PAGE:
Many of us use the term “coffee oils” or refer to them every day. Occaisonally visible after roasting, the shining glaze of a dark roast is something that sticks in the general public’s mind.
In this series of articles I am going to delve into these oils and hopefully explain them a little more, as well as look at them through coffee history. I will amend and update them as I find new information…
Research and Discovery of Coffee Oils
The chemical research going on in coffee doesn’t really apply to the oils until 1880, when a gentleman named Bernheimer publishes a paper entitled “Zur Kenntnis der Rostproducte des Caffees”. As part of a series of distillation experiments he found, at 300C, a fatty mass start to distil, with the consistency of butter, and the odour of rancid fat. He called it “caffeol”. He did not by any means discover the oils in coffee, fats being estimated as constituting 10-13% in a papers published by Payen in the late 1840s. Also in 1880 Cech published a paper on the preparation of coffee oils, though it was short and unsubstantial. For the next 20 years the entire complex mixture of organic compounds produced by decomposition of larger molecules was considered to be this “caffeol”.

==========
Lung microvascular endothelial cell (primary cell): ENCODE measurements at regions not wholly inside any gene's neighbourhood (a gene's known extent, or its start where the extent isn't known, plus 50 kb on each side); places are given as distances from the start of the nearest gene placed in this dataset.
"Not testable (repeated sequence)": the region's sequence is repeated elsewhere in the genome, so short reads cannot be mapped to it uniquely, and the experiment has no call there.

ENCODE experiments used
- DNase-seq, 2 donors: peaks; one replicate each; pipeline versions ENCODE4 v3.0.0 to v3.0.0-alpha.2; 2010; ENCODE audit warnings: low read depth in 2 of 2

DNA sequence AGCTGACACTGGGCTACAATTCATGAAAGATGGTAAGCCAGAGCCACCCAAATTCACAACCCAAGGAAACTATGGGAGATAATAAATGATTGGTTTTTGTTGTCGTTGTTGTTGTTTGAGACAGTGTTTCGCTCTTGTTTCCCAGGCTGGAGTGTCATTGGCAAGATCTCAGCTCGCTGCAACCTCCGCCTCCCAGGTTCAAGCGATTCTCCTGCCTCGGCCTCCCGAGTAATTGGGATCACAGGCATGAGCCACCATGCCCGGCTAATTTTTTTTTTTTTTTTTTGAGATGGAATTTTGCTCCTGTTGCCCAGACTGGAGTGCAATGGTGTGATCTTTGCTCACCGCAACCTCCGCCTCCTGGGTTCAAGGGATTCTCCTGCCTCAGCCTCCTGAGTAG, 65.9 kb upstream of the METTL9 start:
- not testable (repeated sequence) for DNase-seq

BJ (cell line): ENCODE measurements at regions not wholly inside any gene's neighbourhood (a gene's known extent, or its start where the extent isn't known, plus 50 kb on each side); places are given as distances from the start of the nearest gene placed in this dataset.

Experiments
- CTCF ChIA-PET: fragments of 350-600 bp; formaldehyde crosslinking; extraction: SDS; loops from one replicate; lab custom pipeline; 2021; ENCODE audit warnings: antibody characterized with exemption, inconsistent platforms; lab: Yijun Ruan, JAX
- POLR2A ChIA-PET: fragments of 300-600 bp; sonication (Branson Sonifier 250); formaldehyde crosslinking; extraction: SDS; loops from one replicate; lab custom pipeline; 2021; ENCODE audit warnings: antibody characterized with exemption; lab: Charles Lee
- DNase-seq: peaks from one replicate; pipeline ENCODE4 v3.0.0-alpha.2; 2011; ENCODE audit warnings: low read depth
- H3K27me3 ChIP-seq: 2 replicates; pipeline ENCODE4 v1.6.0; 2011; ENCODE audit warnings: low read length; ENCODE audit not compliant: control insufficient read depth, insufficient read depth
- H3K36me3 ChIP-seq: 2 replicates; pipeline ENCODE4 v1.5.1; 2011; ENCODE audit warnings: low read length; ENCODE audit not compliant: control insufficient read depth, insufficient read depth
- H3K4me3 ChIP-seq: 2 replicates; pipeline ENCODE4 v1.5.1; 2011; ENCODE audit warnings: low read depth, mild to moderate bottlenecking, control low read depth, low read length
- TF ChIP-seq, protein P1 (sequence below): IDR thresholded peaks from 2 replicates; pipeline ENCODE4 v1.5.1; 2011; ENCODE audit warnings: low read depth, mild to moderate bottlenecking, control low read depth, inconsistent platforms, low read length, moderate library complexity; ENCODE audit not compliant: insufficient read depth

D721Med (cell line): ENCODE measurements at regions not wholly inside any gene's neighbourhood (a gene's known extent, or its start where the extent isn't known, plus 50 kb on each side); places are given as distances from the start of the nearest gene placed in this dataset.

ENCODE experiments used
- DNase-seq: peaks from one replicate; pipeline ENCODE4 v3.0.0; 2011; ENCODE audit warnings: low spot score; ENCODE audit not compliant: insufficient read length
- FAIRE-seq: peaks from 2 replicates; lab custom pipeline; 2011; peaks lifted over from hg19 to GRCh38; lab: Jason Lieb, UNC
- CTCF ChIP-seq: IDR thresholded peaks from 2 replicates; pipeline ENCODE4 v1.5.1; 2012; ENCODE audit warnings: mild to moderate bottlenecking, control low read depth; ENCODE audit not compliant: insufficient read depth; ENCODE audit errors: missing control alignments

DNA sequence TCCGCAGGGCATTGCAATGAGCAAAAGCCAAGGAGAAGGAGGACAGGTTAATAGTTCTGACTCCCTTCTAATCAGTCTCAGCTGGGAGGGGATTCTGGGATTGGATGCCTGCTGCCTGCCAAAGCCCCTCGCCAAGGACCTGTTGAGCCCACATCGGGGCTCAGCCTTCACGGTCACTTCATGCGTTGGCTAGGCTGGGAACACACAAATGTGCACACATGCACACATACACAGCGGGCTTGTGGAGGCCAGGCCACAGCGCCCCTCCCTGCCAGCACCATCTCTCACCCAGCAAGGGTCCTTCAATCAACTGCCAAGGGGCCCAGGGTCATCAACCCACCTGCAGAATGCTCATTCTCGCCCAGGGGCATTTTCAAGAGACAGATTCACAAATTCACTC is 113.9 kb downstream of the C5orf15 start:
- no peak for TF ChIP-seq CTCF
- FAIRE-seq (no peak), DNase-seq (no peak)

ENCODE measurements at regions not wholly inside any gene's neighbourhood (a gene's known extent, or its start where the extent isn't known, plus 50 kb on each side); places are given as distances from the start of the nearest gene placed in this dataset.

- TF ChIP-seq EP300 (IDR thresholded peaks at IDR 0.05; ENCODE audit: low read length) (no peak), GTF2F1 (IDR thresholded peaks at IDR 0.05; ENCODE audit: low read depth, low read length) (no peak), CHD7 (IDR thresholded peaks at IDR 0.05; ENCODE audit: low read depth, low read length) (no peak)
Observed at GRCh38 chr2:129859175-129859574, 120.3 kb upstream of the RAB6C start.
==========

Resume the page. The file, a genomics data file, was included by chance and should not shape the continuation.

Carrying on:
In 1902 Erdmann publishes a paper that not only picks apart previous theories, changes the name caffeol to kaffeol, but also contains empirical discoveries concerning browning reactions between sugars and amino acids that would be the subject of a paper by Maillard ten years later, and would come to bear his name.
By 1912 confusing nomenclature means that “Kaffeol”. “Kaffeon”, “Caféone” and “Kaffeeöl” have all come to mean the group of aromatic substances obtained by water and ether distillations and research in coffee oil becomes the extension of research and discovery of new and important volatile aromatics.
Through the following part of the early 20th century fats in coffee are blamed and then exonerated for staling compounds due to fat rancidity. In the 50′s it is announced that fats don’t degrade in roasting, but still play a role adsorbing and protecting volatile aromas. After 1956 and the advent of Gas Chromatography (GC) and mass spectrometry (MS) the world of coffee researched changed completely and we leap forward to discuss what is actually in coffee oil….